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Social constructionism is a way of looking at the world in sociology and other social sciences. It argues that reality isn’t fixed or objective. Instead, what we consider “real” is actually shaped by how people see things, what they believe and how they act.

In other words, our perceptions, beliefs and practices help create, maintain and change our understanding of what’s real.

Social constructionists argue that various aspects of social life, such as gender, race, sexuality, mental illness and knowledge, are not natural or biologically determined but are products of cultural and historical contexts, social interactions and power relations.

Social constructionism emphasises the role of language, discourse and symbolic communication in shaping our understanding of the world and ourselves and highlights the importance of critical reflection, deconstruction and social change in challenging and transforming dominant cultural norms and values.

Social constructionism emerged in the 1960s and 1970s as a response to the limitations of positivism and other dominant paradigms in social science, which emphasised objectivity, empiricism, and naturalism. It was influenced by a range of intellectual and social movements, including postmodernism, feminism, critical race theory and queer theory, as well as by the works of sociologists such as Berger and Luckmann, Goffman and Foucault.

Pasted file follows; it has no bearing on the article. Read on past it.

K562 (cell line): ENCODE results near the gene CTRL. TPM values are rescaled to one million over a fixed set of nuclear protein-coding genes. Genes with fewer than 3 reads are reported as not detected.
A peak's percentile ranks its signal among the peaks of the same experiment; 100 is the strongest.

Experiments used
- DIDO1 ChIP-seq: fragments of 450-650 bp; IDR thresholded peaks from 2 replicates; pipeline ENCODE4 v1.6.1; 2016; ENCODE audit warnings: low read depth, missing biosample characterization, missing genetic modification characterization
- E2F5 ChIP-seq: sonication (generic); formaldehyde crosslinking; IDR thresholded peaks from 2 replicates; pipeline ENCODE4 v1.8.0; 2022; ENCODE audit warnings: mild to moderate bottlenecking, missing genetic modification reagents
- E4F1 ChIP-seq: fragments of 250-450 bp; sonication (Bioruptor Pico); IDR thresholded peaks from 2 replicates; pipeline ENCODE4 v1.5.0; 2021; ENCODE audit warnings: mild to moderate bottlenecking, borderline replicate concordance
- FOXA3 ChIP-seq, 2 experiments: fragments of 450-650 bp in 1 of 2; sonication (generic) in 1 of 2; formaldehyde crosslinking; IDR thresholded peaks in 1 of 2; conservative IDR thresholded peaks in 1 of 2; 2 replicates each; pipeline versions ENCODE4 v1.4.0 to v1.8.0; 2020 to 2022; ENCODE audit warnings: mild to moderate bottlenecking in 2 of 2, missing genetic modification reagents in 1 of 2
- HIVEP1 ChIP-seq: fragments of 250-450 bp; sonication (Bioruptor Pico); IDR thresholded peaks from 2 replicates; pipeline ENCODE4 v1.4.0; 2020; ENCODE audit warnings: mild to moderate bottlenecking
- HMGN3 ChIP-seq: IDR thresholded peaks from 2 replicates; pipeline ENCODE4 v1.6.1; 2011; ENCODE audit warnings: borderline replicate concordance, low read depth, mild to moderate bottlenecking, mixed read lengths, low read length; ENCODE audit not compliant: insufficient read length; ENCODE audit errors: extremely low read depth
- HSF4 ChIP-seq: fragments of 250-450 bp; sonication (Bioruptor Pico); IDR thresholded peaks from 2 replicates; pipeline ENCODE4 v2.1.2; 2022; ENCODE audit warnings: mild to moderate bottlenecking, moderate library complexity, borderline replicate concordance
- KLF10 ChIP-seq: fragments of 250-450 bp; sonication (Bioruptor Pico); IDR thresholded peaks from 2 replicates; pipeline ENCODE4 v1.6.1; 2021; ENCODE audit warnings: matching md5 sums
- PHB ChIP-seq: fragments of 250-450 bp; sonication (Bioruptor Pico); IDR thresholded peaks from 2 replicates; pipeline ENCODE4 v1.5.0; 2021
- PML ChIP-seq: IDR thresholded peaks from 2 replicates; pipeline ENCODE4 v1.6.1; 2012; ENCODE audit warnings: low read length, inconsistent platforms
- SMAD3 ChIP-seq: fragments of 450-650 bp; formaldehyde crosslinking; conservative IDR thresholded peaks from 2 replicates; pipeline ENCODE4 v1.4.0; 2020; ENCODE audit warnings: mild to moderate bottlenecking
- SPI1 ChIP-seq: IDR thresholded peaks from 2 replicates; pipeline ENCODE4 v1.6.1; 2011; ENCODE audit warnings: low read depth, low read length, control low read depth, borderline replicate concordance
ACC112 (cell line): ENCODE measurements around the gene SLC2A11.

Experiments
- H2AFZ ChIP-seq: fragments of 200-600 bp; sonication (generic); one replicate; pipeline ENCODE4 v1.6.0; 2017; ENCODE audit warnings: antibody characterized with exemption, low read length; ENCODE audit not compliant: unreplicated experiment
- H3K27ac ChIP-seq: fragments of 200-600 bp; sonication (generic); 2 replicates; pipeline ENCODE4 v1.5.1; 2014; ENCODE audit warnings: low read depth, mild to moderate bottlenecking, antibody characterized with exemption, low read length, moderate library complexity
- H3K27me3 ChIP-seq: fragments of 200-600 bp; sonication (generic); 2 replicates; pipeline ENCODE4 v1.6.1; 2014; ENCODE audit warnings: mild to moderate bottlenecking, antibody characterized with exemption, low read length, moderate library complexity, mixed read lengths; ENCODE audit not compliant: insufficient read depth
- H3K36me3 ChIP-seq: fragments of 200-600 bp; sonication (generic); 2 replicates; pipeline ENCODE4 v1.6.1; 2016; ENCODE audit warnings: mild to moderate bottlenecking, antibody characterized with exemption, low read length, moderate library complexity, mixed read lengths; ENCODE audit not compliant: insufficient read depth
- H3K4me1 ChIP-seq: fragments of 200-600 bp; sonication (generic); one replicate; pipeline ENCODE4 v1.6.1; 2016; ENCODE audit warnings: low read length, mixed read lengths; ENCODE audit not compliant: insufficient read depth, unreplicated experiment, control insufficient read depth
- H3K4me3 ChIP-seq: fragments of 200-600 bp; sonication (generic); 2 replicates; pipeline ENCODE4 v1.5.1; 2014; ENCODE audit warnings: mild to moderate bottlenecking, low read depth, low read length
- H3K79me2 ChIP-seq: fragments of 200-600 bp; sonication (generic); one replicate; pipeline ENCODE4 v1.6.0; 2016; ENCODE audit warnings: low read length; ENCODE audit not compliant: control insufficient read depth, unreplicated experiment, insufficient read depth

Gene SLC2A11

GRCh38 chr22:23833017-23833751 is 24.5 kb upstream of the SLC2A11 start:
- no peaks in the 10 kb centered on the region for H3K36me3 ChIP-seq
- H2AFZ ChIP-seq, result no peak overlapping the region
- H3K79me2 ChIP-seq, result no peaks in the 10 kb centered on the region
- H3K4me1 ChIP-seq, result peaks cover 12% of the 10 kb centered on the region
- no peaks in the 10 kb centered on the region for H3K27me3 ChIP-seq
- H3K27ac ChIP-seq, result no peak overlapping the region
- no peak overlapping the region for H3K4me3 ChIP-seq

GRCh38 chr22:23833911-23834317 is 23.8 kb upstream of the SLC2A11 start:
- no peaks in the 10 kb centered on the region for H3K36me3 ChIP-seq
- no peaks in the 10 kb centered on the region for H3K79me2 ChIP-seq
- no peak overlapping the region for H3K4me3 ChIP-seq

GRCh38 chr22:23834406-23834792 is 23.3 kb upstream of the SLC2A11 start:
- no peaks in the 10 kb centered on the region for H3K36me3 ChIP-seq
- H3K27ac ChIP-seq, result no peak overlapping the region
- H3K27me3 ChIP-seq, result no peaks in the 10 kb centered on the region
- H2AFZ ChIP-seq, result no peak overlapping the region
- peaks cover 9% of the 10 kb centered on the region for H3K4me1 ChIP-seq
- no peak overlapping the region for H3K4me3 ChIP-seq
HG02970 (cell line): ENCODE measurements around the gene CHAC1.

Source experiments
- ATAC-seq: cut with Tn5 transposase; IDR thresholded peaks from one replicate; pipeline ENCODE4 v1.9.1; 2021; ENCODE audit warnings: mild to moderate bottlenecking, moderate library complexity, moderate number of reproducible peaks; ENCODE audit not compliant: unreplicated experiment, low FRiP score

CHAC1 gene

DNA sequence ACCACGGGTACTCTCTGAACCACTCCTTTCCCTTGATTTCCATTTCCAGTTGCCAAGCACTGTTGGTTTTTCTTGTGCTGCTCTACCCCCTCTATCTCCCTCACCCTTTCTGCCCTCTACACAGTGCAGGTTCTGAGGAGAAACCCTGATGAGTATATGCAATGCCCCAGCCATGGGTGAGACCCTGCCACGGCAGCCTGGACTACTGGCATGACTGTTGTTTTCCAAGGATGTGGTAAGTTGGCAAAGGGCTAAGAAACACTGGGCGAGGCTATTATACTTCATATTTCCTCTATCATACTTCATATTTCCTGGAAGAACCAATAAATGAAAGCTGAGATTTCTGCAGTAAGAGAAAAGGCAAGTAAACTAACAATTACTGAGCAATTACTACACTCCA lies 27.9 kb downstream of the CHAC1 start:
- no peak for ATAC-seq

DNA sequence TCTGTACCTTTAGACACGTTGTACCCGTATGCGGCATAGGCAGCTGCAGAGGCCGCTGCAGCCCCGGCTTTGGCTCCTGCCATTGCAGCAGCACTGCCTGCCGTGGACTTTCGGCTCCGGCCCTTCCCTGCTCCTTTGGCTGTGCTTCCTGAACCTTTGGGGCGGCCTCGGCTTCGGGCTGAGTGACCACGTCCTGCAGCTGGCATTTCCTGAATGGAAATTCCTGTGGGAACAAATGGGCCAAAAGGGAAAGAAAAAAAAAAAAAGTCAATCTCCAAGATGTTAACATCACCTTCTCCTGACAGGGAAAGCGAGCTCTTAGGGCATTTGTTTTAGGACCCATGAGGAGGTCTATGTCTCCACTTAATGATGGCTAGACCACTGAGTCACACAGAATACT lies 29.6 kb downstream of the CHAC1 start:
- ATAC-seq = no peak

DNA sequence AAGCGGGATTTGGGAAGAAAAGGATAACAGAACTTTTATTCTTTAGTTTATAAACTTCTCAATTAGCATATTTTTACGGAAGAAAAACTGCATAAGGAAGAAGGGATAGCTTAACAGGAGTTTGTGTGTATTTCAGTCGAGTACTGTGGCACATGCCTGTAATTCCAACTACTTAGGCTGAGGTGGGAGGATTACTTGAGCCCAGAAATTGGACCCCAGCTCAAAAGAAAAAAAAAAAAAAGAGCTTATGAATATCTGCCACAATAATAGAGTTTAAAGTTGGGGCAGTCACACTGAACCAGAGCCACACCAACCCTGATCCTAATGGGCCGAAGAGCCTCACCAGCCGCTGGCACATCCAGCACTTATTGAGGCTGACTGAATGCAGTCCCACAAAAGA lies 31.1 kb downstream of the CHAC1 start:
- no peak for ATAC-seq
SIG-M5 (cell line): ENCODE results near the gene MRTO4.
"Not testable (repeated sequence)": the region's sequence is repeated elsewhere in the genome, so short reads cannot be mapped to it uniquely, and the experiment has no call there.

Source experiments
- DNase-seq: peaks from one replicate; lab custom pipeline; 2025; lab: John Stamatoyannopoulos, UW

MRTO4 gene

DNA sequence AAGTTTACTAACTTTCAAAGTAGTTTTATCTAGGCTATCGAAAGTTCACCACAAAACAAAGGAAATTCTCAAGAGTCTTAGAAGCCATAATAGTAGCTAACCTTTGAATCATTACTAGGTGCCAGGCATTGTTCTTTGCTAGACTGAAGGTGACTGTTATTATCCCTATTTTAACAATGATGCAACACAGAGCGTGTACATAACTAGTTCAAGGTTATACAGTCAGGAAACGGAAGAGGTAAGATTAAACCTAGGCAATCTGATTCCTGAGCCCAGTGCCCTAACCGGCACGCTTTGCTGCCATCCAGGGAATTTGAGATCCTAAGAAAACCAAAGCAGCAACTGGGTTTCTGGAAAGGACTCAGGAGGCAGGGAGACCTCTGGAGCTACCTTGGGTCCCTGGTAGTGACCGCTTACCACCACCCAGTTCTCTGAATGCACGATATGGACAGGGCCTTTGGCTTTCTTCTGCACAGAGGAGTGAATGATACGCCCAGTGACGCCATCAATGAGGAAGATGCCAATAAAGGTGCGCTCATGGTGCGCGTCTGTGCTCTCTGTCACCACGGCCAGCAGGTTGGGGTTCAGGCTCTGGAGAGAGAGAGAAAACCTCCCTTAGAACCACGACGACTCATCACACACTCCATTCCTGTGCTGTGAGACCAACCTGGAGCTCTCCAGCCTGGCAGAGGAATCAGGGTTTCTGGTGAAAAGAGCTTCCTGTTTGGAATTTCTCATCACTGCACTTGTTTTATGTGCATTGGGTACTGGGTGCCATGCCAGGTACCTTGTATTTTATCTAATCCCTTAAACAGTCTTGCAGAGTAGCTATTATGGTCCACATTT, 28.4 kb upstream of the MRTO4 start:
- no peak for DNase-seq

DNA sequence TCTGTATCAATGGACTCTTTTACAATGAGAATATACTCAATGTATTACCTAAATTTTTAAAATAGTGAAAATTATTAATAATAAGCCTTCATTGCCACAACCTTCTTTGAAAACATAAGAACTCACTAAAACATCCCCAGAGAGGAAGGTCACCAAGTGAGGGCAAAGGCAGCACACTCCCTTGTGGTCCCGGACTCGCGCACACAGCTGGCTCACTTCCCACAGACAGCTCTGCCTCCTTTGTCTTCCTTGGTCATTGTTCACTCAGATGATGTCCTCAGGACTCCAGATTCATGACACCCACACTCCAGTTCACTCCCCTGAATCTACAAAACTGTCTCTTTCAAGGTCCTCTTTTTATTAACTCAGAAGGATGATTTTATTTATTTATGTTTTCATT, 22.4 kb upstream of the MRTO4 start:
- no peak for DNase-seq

Postmodernism, emphasising the deconstruction of metanarratives and the contingency of knowledge, provided a critical framework for social constructionism to challenge the idea of a unified and objective reality.

Feminism and critical race theory highlighted how social categories such as gender and race were constructed and shaped by power relations and provided insights into how these categories were used to maintain and reproduce social inequality.

Queer theory challenged the norms of heterosexuality and binary gender and showed how they were historically constructed and enforced through institutions such as marriage, law, and medicine.

Berger and Luckmann’s work on the social construction of reality, Goffman’s dramaturgical theory and Foucault’s genealogical approach to power and knowledge also influenced social constructionism. These scholars emphasised the role of language, symbols and discourse in shaping social life and provided insights into how individuals and groups negotiate and contest social meanings and identities.

Social constructivism vs social constructionism

Social constructivism and social constructionism are related but distinct theoretical perspectives. Social constructivism posits that individuals construct knowledge and understanding of the world through their interactions with other people and their environment. In other words, knowledge is not discovered, but rather actively created by individuals as they engage in social interactions and build mental models of reality. Social constructivists focus on the process of learning and how individuals make meaning of their experiences.

Social constructionism, on the other hand, is a broader perspective that examines how social phenomena are constructed and given meaning by individuals and societies. This includes not only knowledge and understanding, but also social norms, identities, and institutions. Social constructionists examine how power and privilege influence the construction of social reality, and often seek to challenge dominant narratives and bring attention to marginalized perspectives.

In summary, while social constructivism focuses on how individuals construct knowledge, social constructionism examines how social phenomena are constructed and given meaning by individuals and societies.